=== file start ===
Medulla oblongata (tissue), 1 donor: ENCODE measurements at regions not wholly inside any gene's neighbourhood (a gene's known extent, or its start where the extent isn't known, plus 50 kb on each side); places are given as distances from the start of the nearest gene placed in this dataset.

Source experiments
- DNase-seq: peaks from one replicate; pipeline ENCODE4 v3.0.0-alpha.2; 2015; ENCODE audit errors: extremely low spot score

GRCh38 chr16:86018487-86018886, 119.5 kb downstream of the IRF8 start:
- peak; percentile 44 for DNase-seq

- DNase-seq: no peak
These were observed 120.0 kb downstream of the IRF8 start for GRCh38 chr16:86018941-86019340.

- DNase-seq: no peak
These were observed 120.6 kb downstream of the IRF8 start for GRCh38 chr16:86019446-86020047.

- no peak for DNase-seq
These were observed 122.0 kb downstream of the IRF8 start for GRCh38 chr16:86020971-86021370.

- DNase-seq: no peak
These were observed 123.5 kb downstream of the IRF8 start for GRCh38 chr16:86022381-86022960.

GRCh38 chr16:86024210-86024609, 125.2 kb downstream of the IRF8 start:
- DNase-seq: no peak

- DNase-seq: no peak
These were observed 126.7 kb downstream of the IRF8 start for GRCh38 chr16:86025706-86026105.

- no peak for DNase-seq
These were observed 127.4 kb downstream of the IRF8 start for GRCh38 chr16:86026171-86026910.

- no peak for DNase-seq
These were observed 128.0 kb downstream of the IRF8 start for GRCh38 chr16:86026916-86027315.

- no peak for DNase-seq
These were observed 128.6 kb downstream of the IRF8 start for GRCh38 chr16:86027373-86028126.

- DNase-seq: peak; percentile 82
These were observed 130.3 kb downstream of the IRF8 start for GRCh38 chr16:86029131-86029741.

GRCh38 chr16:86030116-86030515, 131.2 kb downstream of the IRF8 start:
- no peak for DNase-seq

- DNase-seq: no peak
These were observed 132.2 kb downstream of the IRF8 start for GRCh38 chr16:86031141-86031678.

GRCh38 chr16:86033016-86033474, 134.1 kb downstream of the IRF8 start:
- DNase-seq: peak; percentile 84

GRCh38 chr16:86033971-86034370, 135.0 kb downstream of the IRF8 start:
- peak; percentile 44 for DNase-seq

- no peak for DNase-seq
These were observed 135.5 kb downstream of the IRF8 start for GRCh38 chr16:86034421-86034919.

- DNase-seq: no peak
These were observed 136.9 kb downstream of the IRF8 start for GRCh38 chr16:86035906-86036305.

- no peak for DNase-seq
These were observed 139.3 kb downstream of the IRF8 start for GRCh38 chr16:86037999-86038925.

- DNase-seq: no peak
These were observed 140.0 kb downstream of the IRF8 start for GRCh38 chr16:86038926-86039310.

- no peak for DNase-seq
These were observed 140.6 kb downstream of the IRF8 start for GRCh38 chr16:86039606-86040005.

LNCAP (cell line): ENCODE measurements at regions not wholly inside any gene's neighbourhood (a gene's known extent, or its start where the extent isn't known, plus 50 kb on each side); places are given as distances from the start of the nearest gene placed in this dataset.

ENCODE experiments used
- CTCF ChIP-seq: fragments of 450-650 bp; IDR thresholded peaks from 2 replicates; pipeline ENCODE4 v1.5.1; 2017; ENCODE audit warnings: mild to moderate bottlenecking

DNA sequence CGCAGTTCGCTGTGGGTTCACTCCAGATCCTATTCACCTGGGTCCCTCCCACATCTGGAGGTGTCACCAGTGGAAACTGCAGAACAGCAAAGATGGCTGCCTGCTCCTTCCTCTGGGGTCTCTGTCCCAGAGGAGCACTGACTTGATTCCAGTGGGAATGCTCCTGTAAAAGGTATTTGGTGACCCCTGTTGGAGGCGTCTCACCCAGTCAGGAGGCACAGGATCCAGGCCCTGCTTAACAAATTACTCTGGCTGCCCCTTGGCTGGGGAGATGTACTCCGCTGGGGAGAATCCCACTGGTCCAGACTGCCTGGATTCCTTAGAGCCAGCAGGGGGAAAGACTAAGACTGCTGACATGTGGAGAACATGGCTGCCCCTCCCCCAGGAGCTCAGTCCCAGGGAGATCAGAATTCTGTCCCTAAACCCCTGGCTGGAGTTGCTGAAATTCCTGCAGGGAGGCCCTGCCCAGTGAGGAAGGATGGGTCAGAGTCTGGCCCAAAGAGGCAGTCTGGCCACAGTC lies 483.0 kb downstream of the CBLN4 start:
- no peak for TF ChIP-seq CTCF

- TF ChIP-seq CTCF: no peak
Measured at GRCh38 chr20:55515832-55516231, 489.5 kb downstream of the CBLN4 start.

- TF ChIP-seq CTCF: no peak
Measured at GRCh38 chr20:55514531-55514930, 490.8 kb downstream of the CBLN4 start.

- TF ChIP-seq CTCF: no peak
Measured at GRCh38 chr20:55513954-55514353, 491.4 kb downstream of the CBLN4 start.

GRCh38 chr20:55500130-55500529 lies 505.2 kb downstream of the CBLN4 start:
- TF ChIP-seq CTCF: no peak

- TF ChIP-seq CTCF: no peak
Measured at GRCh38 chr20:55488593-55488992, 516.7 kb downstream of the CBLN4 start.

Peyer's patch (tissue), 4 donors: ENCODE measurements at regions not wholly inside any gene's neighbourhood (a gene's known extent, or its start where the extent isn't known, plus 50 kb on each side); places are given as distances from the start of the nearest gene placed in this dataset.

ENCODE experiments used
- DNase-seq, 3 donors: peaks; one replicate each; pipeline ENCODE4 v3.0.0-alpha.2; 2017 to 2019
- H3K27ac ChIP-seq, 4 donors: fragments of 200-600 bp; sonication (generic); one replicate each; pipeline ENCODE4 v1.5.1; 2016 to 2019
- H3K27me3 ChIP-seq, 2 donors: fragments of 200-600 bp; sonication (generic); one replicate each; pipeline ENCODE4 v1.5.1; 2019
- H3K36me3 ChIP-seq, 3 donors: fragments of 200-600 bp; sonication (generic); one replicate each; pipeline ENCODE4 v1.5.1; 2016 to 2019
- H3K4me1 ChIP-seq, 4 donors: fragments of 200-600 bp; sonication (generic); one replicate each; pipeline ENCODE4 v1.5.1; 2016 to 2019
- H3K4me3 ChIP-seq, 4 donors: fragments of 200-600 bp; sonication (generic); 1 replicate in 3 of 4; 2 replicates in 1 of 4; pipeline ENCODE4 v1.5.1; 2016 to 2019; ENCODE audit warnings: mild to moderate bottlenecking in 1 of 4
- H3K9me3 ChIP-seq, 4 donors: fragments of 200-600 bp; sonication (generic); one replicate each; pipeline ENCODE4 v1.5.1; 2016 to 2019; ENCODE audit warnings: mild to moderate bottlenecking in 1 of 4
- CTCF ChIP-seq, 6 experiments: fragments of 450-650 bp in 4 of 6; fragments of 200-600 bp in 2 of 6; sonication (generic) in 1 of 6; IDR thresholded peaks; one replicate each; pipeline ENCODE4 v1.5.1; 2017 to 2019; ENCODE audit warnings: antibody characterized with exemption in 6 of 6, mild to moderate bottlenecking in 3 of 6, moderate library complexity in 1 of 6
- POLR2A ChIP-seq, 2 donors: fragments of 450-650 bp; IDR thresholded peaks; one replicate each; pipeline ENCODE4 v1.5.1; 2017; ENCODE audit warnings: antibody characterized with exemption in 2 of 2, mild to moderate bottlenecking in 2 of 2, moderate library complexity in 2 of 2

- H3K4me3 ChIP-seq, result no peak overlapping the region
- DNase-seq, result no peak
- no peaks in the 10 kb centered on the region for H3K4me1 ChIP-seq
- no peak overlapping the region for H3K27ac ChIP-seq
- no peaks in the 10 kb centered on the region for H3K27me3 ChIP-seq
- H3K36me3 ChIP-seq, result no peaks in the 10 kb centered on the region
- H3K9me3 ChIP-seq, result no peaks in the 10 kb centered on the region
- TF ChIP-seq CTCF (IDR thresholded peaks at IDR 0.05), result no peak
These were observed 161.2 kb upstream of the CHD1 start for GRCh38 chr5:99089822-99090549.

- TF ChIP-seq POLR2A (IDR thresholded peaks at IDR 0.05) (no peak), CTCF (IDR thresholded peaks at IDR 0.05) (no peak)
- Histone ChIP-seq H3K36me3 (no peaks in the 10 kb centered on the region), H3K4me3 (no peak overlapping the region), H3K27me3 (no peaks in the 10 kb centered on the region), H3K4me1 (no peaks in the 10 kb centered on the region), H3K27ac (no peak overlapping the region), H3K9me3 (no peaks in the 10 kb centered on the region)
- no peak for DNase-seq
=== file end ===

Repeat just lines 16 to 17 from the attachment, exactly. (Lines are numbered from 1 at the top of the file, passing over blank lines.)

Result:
- DNase-seq: no peak
These were observed 126.7 kb downstream of the IRF8 start for GRCh38 chr16:86025706-86026105.